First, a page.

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Journal Article

Cemeteries on a moving frontier: Mortuary practices and the spread of pastoralism from the Sahara into eastern Africa


Goldstein,  Steven T.
Archaeology, Max Planck Institute for the Science of Human History, Max Planck Society;

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Sawchuk, E. A., Goldstein, S. T., Grillo, K. M., & Hildebrand, E. A. (2018). Cemeteries on a moving frontier: Mortuary practices and the spread of pastoralism from the Sahara into eastern Africa. Journal of Anthropological Archaeology, 51, 187-205. doi:10.1016/j.jaa.2018.08.001.

Cite as: https://hdl.handle.net/21.11116/0000-0002-568A-2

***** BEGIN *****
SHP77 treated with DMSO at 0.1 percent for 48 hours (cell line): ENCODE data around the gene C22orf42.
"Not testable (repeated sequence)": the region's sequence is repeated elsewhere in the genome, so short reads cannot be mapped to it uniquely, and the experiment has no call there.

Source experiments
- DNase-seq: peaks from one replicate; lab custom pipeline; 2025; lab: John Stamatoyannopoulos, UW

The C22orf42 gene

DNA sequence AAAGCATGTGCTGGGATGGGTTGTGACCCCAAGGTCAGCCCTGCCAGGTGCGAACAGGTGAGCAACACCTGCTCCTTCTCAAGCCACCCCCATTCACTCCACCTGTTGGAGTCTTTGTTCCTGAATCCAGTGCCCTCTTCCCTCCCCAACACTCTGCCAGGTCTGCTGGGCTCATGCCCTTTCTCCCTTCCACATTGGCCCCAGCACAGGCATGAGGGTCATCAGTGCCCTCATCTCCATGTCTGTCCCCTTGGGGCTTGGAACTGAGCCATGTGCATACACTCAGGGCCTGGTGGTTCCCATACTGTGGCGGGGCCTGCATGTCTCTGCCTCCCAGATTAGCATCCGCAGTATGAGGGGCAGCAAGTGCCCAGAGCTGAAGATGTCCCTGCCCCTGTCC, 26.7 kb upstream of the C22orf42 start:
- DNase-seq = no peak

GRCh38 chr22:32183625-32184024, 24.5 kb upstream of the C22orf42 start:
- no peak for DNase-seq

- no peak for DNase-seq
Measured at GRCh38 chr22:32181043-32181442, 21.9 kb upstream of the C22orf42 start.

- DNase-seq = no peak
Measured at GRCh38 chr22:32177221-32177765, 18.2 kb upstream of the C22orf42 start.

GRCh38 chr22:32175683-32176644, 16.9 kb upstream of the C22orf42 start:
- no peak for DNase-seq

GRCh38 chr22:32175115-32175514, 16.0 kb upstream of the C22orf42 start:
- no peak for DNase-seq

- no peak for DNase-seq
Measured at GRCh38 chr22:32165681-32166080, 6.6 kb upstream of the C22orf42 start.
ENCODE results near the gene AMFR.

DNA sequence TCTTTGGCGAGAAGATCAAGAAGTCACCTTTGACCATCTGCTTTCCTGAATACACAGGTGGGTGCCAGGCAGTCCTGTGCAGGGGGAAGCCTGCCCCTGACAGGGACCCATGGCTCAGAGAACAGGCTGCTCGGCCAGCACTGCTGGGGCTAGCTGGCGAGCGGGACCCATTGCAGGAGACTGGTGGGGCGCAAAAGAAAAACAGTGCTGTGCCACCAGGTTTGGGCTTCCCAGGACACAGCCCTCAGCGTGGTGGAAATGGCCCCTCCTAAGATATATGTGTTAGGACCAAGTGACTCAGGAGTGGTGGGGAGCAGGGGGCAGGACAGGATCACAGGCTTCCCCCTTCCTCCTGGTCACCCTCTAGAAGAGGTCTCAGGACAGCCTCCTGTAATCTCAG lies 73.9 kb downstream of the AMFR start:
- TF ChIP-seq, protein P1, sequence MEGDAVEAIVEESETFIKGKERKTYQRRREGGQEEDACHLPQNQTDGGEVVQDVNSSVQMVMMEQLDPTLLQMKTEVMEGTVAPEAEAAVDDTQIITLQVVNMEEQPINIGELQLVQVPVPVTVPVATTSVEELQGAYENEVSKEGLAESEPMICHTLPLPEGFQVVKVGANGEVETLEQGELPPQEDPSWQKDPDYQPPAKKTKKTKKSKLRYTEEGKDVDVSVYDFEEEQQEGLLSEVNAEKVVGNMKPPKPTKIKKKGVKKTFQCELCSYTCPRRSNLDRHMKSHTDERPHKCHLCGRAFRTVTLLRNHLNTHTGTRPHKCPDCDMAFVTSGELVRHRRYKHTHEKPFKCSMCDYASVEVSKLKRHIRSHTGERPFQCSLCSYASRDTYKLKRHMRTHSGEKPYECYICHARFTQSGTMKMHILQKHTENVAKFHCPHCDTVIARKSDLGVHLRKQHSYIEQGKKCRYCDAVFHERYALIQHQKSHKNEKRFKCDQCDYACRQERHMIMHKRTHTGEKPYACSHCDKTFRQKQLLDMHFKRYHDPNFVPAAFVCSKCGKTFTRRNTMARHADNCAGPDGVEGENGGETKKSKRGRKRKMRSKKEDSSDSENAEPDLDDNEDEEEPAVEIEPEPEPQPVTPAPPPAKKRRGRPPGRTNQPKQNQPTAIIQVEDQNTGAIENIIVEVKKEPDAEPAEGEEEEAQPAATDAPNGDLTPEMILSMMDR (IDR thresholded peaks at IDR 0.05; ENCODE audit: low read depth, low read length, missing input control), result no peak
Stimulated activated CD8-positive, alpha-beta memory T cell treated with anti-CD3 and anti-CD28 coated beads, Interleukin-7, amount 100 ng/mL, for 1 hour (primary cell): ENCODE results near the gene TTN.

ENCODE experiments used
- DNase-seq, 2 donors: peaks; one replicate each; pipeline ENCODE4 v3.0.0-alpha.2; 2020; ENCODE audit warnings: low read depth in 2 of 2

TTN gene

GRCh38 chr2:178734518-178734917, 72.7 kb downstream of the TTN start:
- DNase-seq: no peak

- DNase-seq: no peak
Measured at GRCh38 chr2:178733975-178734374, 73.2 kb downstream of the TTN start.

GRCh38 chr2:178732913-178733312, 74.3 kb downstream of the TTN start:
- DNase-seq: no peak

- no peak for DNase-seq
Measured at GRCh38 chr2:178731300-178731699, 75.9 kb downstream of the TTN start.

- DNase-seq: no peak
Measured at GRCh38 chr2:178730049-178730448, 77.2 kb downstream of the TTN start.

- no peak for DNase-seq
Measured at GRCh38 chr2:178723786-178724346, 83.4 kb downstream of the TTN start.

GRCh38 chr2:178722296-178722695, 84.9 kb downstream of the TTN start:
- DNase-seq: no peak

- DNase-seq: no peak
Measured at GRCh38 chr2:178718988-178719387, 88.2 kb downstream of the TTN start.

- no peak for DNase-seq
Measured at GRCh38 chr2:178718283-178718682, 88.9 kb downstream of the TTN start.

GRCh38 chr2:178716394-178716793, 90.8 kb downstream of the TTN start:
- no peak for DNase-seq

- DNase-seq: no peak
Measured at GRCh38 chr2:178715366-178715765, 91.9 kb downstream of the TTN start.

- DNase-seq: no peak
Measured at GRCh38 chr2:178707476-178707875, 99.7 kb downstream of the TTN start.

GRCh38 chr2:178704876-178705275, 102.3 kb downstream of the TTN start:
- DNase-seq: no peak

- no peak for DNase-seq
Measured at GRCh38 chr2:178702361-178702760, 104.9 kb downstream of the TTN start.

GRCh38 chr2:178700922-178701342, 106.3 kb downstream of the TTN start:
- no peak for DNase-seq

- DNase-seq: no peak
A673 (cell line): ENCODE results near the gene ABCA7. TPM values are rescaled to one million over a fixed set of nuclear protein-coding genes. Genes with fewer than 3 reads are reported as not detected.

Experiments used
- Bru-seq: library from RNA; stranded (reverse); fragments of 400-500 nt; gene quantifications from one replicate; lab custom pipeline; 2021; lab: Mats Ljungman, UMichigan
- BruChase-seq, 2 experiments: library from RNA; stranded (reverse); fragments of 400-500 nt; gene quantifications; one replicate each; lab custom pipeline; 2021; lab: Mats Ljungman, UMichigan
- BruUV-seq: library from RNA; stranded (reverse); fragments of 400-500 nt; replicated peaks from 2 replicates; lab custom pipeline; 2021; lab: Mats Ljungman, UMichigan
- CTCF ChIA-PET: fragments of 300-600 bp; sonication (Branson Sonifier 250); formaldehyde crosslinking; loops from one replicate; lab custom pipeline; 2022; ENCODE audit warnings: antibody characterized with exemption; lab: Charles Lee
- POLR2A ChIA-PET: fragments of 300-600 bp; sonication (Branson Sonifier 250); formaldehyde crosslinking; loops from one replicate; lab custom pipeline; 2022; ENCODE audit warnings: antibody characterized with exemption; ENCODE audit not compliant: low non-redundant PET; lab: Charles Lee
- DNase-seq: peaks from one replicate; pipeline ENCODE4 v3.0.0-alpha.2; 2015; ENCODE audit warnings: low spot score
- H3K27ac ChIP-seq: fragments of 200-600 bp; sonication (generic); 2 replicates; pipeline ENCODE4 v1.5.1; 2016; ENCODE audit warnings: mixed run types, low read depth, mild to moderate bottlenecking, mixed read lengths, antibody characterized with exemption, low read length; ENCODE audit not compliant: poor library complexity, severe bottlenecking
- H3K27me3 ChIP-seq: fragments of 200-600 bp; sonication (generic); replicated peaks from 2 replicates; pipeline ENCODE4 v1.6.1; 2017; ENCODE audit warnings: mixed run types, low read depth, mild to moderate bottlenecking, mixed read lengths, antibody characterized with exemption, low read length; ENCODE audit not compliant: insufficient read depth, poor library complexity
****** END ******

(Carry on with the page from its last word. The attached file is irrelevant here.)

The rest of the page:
Today, pastoral systems in eastern Africa are supported by elaborate social networks that minimize risk and facilitate the movement of people, animals, and resources across unpredictable, semi-arid landscapes. Although similar structures must have existed in the past, investigations into early herders’ social lives remain underdeveloped. The African archaeological record is exceptional in that monumental burial grounds are a hallmark of early pastoral lifeways as they spread from the Sahara through eastern Africa ∼8000–2000 BP. We review archaeological evidence for pastoralist cemeteries in these regions to ask what role(s) burial grounds played in the transmission of mobile food production. To do so, we invoke a ‘moving frontier’ framework in which social and economic strategies fluctuate during the initial spread of food production, then become more rigid after land use and relationships stabilize on a ‘static frontier.’ Ethnographically-documented mortuary practices among recent eastern African pastoralists provide a model for a static frontier, and reveal emic motivations that could not be drawn from archaeological data alone. Although cemeteries are rare in the ethnographic record, archaeological and ethnohistoric practices form a long gradient of mortuary behaviours that fluctuate in response to changing conditions, and help establish and reify social networks among herders facing instability.